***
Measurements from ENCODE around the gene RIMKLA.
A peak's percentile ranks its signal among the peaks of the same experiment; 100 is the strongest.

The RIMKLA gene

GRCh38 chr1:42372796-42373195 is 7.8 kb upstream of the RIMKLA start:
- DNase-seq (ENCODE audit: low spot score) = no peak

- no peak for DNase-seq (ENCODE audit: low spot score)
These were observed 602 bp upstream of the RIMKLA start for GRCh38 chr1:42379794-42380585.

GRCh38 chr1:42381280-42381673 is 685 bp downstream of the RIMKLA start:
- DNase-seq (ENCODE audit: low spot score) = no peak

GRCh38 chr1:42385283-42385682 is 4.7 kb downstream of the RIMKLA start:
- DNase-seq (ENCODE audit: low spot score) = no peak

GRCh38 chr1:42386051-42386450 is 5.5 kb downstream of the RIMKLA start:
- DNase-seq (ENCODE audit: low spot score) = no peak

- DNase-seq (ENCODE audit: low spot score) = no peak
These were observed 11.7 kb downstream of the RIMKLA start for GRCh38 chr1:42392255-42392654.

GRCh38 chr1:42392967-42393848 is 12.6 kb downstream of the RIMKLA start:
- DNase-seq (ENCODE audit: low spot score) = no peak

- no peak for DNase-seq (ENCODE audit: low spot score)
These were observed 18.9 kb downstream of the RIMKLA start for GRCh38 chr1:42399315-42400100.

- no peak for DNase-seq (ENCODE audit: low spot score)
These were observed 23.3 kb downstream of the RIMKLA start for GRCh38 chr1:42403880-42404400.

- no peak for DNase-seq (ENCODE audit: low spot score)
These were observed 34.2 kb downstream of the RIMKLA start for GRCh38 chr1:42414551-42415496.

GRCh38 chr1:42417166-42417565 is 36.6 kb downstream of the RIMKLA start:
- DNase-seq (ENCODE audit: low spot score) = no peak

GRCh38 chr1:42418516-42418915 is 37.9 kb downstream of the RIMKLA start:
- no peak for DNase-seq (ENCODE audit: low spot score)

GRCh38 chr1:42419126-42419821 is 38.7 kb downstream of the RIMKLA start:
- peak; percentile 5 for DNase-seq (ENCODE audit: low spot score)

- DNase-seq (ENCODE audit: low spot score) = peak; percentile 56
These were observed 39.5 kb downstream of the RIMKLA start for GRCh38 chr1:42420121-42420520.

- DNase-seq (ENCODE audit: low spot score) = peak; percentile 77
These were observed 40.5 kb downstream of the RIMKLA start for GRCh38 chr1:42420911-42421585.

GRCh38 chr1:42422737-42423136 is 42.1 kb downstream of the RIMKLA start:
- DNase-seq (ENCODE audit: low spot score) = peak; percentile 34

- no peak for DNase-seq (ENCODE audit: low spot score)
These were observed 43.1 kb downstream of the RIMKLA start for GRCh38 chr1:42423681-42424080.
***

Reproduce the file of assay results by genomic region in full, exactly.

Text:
Measurements from ENCODE around the gene RIMKLA.
A peak's percentile ranks its signal among the peaks of the same experiment; 100 is the strongest.

The RIMKLA gene

GRCh38 chr1:42372796-42373195 is 7.8 kb upstream of the RIMKLA start:
- DNase-seq (ENCODE audit: low spot score) = no peak

- no peak for DNase-seq (ENCODE audit: low spot score)
These were observed 602 bp upstream of the RIMKLA start for GRCh38 chr1:42379794-42380585.

GRCh38 chr1:42381280-42381673 is 685 bp downstream of the RIMKLA start:
- DNase-seq (ENCODE audit: low spot score) = no peak

GRCh38 chr1:42385283-42385682 is 4.7 kb downstream of the RIMKLA start:
- DNase-seq (ENCODE audit: low spot score) = no peak

GRCh38 chr1:42386051-42386450 is 5.5 kb downstream of the RIMKLA start:
- DNase-seq (ENCODE audit: low spot score) = no peak

- DNase-seq (ENCODE audit: low spot score) = no peak
These were observed 11.7 kb downstream of the RIMKLA start for GRCh38 chr1:42392255-42392654.

GRCh38 chr1:42392967-42393848 is 12.6 kb downstream of the RIMKLA start:
- DNase-seq (ENCODE audit: low spot score) = no peak

- no peak for DNase-seq (ENCODE audit: low spot score)
These were observed 18.9 kb downstream of the RIMKLA start for GRCh38 chr1:42399315-42400100.

- no peak for DNase-seq (ENCODE audit: low spot score)
These were observed 23.3 kb downstream of the RIMKLA start for GRCh38 chr1:42403880-42404400.

- no peak for DNase-seq (ENCODE audit: low spot score)
These were observed 34.2 kb downstream of the RIMKLA start for GRCh38 chr1:42414551-42415496.

GRCh38 chr1:42417166-42417565 is 36.6 kb downstream of the RIMKLA start:
- DNase-seq (ENCODE audit: low spot score) = no peak

GRCh38 chr1:42418516-42418915 is 37.9 kb downstream of the RIMKLA start:
- no peak for DNase-seq (ENCODE audit: low spot score)

GRCh38 chr1:42419126-42419821 is 38.7 kb downstream of the RIMKLA start:
- peak; percentile 5 for DNase-seq (ENCODE audit: low spot score)

- DNase-seq (ENCODE audit: low spot score) = peak; percentile 56
These were observed 39.5 kb downstream of the RIMKLA start for GRCh38 chr1:42420121-42420520.

- DNase-seq (ENCODE audit: low spot score) = peak; percentile 77
These were observed 40.5 kb downstream of the RIMKLA start for GRCh38 chr1:42420911-42421585.

GRCh38 chr1:42422737-42423136 is 42.1 kb downstream of the RIMKLA start:
- DNase-seq (ENCODE audit: low spot score) = peak; percentile 34

- no peak for DNase-seq (ENCODE audit: low spot score)
These were observed 43.1 kb downstream of the RIMKLA start for GRCh38 chr1:42423681-42424080.